Case Study #1: Citations and important passages
1. Risk taking is acceptable to management:
a. Management must recognize the risk/reward relationship and find organizational mechanisms for handling it. And it must communicate a clear understanding that reasonable risks are acceptable, since they are the handmaidens of progress. On the innovative front, two methods are available for dealing with risk: diversification and cheap failures. They can and should be used in concert. i. Diversification- allows companies to spread risk over many rolls of the dice, as opposed to betting the company on a single roll. Because one can never know in advance which ideas will be winners and which will be losers, having a diversified “portfolio” of ideas in play makes sense. ii. Cheap Failures- project or experiment that is terminated with the least possible outlay of resources—just enough to tell managers that “This isn’t going to work.” They back promising ideas with small budgets and look for ways to test them with the least input of resources. Like card players, they quickly fold when they recognize that they have a weak hand. Conversely, they increase backing for strong ideas.
2. New ideas and new ways of doing things are welcomed
b. The worst environment for creativity is one that is unwelcoming to new ideas. “We’ve been successful over the years by doing things this way, so why should we change?” An organization with this attitude is heading for trouble. In fairness, management is compelled to shoot down good ideas when (1) those ideas lack a strategic fit with the business, or (2) the organization lacks the resources to pursue them. In these cases, how- ever, management has a responsibility to communicate its reasoning to employees. Beyond welcoming new ideas, the organization should view innovation as a normal part of business—not a special activity practiced by a handful of employees.
3. Information is free flowing
c. Information can stimulate thinking, which leads to idea generation. Many creative ideas are formed at the intersection of different lines of thought or technology. When people communicate and share information, they get ideas that haven’t been considered yet. In hierarchical firms, information is often hoarded as a source of organizational power. Information flows are controlled and channeled through the chain of command. People must demonstrate a “need to know” to have access to certain information. This control impedes the catalytic function of communication and limits opportunities for different pieces of information to intersect and combine in people’s minds. Managers can encourage the free flow of information in many ways: through e-mail, the physical co-location of team members, joint work sessions, and regular brown-bag lunches.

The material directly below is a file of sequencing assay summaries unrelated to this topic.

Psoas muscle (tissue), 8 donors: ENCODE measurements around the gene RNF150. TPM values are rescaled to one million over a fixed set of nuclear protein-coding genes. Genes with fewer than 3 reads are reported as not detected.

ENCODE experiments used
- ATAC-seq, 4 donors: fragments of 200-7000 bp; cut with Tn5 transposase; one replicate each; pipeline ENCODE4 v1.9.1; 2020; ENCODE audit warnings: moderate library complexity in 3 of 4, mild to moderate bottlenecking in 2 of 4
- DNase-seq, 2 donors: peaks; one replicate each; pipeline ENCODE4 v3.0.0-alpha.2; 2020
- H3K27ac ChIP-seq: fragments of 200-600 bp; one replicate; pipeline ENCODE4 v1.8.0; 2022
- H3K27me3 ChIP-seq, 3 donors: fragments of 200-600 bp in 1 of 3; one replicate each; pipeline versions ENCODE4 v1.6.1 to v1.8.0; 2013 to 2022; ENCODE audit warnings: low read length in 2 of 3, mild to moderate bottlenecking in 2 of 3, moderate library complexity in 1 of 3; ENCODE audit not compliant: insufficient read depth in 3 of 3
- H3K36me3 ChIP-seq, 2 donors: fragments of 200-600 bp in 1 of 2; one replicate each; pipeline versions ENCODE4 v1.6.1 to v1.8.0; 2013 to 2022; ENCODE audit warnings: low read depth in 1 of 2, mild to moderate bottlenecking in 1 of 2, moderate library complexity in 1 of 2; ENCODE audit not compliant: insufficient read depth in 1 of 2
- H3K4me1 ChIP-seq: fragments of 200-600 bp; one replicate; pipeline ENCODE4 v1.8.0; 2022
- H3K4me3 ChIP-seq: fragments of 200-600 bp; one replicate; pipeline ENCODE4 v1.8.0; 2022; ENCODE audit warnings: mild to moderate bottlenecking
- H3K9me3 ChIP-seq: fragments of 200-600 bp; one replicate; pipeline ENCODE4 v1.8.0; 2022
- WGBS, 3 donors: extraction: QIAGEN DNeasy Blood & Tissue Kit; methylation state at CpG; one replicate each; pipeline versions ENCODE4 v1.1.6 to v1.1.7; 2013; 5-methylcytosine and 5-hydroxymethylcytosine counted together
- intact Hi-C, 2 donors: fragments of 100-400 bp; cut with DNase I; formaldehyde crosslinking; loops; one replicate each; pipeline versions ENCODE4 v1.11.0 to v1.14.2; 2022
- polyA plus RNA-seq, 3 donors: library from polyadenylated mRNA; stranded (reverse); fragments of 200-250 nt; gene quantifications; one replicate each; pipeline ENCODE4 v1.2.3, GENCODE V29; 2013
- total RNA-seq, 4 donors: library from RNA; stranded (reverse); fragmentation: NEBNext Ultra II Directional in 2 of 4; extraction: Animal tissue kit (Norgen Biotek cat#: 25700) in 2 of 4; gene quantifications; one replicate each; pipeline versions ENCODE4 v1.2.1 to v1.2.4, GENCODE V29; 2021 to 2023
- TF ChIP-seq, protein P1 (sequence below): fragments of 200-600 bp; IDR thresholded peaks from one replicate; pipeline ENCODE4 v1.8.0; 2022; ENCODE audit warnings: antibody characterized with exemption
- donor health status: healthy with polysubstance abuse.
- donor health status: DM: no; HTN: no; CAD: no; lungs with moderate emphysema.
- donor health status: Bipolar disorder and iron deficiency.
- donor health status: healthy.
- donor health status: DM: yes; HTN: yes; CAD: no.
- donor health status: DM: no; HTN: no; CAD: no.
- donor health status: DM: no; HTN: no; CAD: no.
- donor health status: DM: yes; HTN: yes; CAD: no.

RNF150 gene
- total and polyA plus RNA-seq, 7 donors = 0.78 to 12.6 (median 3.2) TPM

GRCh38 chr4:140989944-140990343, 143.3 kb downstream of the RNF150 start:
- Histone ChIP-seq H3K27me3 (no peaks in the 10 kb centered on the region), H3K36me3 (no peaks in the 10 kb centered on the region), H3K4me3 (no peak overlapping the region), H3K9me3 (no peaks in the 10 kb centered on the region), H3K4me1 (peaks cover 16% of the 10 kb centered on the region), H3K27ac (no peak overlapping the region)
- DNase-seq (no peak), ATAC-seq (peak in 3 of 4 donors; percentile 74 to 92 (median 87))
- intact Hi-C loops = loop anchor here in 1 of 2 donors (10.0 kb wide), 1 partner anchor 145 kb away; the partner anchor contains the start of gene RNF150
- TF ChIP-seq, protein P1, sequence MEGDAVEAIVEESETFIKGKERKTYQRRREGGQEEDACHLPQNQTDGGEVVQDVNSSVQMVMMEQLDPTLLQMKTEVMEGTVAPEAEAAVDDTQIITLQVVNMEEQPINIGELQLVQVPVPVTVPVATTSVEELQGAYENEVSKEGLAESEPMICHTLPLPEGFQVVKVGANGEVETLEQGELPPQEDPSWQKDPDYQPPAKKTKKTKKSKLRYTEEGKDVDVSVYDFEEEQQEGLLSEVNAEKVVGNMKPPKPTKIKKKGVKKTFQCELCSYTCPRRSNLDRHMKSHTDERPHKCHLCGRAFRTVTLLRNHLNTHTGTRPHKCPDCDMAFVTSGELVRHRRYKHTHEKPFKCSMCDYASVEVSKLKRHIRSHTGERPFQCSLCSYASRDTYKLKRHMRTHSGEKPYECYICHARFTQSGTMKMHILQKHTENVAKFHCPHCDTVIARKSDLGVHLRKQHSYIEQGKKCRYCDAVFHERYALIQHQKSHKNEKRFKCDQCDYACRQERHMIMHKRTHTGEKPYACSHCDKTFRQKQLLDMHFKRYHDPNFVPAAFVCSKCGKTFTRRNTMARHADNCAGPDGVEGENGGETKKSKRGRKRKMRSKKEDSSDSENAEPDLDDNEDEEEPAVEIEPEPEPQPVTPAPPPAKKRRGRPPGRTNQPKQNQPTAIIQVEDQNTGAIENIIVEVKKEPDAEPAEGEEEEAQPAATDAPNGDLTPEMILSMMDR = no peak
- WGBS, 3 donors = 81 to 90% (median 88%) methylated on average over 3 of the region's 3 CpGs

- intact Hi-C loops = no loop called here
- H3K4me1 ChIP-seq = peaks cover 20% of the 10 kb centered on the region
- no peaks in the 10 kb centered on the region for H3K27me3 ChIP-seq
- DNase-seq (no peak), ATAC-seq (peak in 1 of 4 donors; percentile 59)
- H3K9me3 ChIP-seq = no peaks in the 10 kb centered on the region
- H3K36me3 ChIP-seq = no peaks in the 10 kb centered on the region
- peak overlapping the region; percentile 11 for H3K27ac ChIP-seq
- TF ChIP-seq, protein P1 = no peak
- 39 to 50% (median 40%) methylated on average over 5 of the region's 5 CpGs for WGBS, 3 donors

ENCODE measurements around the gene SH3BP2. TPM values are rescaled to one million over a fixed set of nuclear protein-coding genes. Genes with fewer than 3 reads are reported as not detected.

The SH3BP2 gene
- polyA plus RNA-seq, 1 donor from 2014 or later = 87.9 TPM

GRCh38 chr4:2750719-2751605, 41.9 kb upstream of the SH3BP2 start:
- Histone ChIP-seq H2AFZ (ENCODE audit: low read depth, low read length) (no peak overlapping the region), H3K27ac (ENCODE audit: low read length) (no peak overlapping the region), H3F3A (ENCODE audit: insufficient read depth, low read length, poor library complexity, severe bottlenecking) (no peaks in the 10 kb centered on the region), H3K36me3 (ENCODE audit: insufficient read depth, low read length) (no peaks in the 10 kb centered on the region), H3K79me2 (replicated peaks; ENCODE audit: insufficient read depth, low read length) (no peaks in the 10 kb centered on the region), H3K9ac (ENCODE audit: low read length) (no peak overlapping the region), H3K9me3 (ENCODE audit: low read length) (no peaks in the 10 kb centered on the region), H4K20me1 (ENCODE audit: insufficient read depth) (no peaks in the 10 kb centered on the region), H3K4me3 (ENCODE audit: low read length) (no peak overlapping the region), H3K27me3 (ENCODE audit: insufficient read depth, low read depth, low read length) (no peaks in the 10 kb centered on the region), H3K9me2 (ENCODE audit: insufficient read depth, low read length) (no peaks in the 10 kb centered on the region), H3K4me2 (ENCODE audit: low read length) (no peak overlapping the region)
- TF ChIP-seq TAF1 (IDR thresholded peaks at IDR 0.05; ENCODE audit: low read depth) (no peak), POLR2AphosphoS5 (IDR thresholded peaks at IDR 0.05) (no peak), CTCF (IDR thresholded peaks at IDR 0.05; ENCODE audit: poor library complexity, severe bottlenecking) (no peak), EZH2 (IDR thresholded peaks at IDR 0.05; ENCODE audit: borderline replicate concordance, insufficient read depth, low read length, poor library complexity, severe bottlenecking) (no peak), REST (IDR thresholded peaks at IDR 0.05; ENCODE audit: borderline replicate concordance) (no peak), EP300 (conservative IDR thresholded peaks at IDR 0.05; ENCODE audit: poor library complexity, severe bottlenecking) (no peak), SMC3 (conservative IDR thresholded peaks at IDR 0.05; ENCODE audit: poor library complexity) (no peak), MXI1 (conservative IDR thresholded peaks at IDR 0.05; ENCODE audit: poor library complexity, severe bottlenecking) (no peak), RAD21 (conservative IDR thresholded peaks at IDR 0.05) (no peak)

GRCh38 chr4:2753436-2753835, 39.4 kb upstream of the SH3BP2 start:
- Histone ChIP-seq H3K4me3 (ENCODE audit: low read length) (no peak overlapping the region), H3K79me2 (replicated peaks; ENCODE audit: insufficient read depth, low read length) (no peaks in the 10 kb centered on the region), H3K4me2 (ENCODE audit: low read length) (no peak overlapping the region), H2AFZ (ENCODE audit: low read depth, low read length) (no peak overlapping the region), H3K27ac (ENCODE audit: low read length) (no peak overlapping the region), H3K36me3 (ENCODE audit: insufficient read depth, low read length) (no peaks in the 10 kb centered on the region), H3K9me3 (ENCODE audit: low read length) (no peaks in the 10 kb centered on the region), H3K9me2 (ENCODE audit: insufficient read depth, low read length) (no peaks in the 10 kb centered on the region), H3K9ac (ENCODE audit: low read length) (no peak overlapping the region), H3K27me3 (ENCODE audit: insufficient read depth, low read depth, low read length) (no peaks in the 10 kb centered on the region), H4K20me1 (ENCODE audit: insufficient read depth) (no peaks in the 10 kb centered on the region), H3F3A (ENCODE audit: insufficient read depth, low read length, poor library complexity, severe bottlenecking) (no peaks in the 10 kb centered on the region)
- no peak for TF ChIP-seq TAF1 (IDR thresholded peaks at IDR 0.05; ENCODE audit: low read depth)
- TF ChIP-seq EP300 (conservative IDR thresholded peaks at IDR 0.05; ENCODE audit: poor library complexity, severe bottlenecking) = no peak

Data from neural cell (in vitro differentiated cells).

4. Employees have access to knowledge sources
d. Knowledge is often the raw material of creative thought. Some companies have developed elaborate knowledge management systems to capture knowledge, store it, and make it easily avail- able for reuse. These systems help ensure that what was learned by someone in Unit A doesn’t have to be learned anew by someone in Unit B. iii. Another way to help employees tap sources of internal knowledge is through the creation of communities of interest. A community of interest is an informal group whose members share an interest in some technology or application. Whatever the interest may be, newsletters and periodic meetings held by these communities provide opportunities to share knowledge and spark the imagination. iv. External knowledge is equally important as a stimulant to innovation. External knowledge invigorates and adds vitality to organizations. Employees access that knowledge when they have opportunities to attend professional and scientific meetings and to visit customers and benchmarking partners, and when outside experts are brought in to share their...
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